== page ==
Library anticipates branch's groundbreaking

Work is slated to start in late summer or early fall

July 18, 2004|By Sarah Merkey | Sarah Merkey,SPECIAL TO THE SUN

Officials of the Harford County Public Library and citizens of Jarrettsville hope to see workers break ground on a library in the center of the town in late summer or early fall, said Audra Caplan, director of the library system.

Edmeades and Stromdahl LDT designed the $3.5 million structure, which will have the capacity to hold about 90,000 items when the collection is complete, Caplan said.

The 14,000-square-foot building will be constructed behind the Manorwood shopping center, next to the Northern Precinct of the Harford County Sheriff's Office, Caplan said.

Officials originally planned to put the library in half of a former supermarket in the Manorwood center, but the building was not ideal for a library, and it was decided that the Sheriff's Office, which uses the other half of the supermarket, should use the entire space, said John Stewart, president of the Jarrettsville branch of Friends of the Harford County Public Library.

"It worked out very well," said Stewart. "Instead of contriving a supermarket, the separate building would be much more functional and attractive. We're going to have a very nice library."

The new library will feature a fireside reading area where patrons can sit on sofas and chairs. A virtual fire will provide the warmth and atmosphere of a wood fire, said Stewart.

"It's going to have all the appeal of an actual fire," Stewart said.

The library will also feature a drive-through transaction window that has been implemented other new branches, allowing customers to pick up and return books without leaving their cars. A digital sign will be placed roadside to provide messages about events, programs, meetings and closings, Stewart said.

A feasibility study showed that there are about 20,000 potential patrons for a Jarrettsville library, and drive-by traffic could provide more business. About 4,000 of those potential patrons are children who don't have a convenient public library, Stewart said.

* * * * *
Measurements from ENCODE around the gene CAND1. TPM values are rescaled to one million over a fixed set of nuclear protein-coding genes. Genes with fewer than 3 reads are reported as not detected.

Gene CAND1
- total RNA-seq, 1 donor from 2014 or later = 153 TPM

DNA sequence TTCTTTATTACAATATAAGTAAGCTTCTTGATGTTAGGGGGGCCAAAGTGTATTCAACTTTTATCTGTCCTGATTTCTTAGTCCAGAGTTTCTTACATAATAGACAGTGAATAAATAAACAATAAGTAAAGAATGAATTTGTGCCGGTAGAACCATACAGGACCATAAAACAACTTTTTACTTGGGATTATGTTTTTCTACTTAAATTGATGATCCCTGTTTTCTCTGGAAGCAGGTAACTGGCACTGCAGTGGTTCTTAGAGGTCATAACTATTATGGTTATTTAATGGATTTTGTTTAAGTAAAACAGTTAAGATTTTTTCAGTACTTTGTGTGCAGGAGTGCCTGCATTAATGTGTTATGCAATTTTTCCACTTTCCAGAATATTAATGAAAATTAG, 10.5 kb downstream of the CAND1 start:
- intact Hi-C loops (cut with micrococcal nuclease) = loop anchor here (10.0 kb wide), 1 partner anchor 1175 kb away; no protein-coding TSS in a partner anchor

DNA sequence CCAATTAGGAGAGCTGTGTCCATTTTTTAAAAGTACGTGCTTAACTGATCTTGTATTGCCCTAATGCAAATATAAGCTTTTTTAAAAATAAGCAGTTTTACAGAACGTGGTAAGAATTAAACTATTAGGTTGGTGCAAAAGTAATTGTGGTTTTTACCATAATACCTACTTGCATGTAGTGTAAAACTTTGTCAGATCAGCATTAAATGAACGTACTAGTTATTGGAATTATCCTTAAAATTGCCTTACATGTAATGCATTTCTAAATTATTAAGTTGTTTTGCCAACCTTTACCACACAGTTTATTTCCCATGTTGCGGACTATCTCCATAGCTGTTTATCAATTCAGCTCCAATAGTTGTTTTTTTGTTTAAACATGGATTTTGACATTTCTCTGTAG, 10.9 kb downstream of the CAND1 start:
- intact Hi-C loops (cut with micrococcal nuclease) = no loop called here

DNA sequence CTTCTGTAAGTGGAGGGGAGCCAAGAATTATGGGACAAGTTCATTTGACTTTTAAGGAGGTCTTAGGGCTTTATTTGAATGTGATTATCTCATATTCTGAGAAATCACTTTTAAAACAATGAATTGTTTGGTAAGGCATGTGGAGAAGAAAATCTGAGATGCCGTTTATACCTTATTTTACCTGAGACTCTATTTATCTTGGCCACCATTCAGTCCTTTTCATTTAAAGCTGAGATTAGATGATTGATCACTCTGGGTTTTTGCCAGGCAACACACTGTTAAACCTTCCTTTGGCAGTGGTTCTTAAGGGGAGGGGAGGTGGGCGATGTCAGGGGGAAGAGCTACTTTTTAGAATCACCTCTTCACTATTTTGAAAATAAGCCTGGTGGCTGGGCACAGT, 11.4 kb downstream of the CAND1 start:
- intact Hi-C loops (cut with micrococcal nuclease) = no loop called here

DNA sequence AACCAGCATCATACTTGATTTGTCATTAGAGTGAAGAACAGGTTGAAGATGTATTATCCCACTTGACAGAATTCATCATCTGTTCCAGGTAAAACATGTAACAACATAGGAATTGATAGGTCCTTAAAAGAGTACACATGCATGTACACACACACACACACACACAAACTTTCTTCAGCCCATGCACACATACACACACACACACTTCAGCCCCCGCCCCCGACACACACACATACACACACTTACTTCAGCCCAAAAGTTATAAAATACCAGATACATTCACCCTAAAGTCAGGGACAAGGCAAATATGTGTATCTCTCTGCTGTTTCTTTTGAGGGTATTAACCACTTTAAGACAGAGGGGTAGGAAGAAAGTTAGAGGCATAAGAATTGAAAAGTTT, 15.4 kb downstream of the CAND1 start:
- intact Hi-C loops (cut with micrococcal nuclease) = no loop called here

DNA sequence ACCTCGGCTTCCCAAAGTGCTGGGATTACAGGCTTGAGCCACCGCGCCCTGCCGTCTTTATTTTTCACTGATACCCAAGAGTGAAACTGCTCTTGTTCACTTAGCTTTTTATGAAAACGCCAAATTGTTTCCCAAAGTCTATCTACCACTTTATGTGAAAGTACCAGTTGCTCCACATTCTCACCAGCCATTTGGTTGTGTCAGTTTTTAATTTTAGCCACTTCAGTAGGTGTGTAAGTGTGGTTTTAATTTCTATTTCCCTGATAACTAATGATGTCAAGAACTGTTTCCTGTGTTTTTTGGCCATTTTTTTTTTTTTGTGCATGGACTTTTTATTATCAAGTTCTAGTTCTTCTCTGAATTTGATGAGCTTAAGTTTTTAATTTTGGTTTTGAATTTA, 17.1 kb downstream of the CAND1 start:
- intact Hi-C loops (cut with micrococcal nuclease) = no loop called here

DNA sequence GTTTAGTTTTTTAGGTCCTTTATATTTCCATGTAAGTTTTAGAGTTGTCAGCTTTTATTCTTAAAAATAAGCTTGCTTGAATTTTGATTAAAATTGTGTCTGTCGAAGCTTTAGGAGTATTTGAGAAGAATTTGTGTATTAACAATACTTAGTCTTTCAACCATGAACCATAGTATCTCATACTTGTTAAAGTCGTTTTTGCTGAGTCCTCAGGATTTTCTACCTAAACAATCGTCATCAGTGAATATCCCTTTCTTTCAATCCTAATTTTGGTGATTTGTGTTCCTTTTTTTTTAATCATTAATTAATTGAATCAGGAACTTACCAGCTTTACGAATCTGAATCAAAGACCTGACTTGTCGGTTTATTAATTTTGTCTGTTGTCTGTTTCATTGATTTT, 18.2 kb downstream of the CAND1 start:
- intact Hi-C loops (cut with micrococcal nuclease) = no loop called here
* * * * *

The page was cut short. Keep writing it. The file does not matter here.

Stewart, a former teacher at North Harford High School, said he was upset that none of his Jarrettsville-area students had access to a library.

"They went all the way through school without a local library," Stewart said, pointing out that a lot of Jarrettsville resident don't use a library because of the inconvenience. Those that do use a library, he said, must often make an out-of-the-way trip to Fallston, or visit the library in Bel Air while shopping.

"Library officials expect this to be a very busy and popular branch," Stewart said.

He attributes part of that prediction to the positive reaction of the Jarrettsville community. The Jarrettsville Friends of the Library boasts 1,535 members. Most community Friends of the Library groups form after a library opens, he said, and even then he said they don't have such high numbers.

"It's never happened before - in this case we've had overwhelming interest and support in Jarrettsville," Stewart said.

The plans for the library began in April 1998, when Stewart heard about a family in Madonna that was willing to donate land to the county for a library. Although that land was not deemed central enough for a library location, the generosity was a catalyst.

In the fall of 1998, 18 library supporters attended a Harford County Public Library board meeting held at the Bel Air branch, and convinced the board members of the need to explore the option of a Jarrettsville library, Stewart said.

Once the project got under way, library supporters enlisted the help of other community organizations, including the Jarrettsville Lions Club, Boy Scout troops and the volunteer Fire Department. Membership forms for the Friends of the Library were distributed through those organizations and placed in local businesses, Stewart said, and they returned in record numbers.

A community meeting was held in June 2002, during which the community was presented with the construction plans. Stewart said more than 125 people attended that event, an indicator of community interest and involvement.

A meeting was held in November that informed citizens of the design and floor plans.

"I'm very excited and happy for our community," Stewart said. "The Jarrettsville library is expected to become the center of our community and provide a new era of cultural social and educational opportunities for residents of all ages."

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